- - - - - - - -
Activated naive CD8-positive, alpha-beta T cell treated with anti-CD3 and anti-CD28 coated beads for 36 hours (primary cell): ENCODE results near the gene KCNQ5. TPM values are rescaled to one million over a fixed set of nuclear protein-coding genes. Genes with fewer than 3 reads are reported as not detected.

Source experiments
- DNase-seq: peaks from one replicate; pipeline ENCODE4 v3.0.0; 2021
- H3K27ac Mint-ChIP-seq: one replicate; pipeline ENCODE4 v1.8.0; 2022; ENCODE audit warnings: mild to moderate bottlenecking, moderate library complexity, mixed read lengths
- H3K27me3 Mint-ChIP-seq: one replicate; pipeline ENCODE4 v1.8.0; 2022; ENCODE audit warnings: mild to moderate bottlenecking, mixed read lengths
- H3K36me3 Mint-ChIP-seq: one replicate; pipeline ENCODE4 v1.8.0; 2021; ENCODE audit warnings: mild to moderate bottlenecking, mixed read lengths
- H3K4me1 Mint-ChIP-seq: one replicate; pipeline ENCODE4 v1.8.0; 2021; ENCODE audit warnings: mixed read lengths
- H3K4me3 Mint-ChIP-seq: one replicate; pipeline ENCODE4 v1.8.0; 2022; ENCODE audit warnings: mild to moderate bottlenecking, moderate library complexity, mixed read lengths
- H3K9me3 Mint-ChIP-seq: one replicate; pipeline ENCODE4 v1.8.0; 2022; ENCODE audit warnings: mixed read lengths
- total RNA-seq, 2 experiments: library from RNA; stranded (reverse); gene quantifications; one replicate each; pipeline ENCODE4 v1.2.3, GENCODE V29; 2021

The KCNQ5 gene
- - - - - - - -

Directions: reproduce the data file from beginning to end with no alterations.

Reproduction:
Activated naive CD8-positive, alpha-beta T cell treated with anti-CD3 and anti-CD28 coated beads for 36 hours (primary cell): ENCODE results near the gene KCNQ5. TPM values are rescaled to one million over a fixed set of nuclear protein-coding genes. Genes with fewer than 3 reads are reported as not detected.

Source experiments
- DNase-seq: peaks from one replicate; pipeline ENCODE4 v3.0.0; 2021
- H3K27ac Mint-ChIP-seq: one replicate; pipeline ENCODE4 v1.8.0; 2022; ENCODE audit warnings: mild to moderate bottlenecking, moderate library complexity, mixed read lengths
- H3K27me3 Mint-ChIP-seq: one replicate; pipeline ENCODE4 v1.8.0; 2022; ENCODE audit warnings: mild to moderate bottlenecking, mixed read lengths
- H3K36me3 Mint-ChIP-seq: one replicate; pipeline ENCODE4 v1.8.0; 2021; ENCODE audit warnings: mild to moderate bottlenecking, mixed read lengths
- H3K4me1 Mint-ChIP-seq: one replicate; pipeline ENCODE4 v1.8.0; 2021; ENCODE audit warnings: mixed read lengths
- H3K4me3 Mint-ChIP-seq: one replicate; pipeline ENCODE4 v1.8.0; 2022; ENCODE audit warnings: mild to moderate bottlenecking, moderate library complexity, mixed read lengths
- H3K9me3 Mint-ChIP-seq: one replicate; pipeline ENCODE4 v1.8.0; 2022; ENCODE audit warnings: mixed read lengths
- total RNA-seq, 2 experiments: library from RNA; stranded (reverse); gene quantifications; one replicate each; pipeline ENCODE4 v1.2.3, GENCODE V29; 2021

The KCNQ5 gene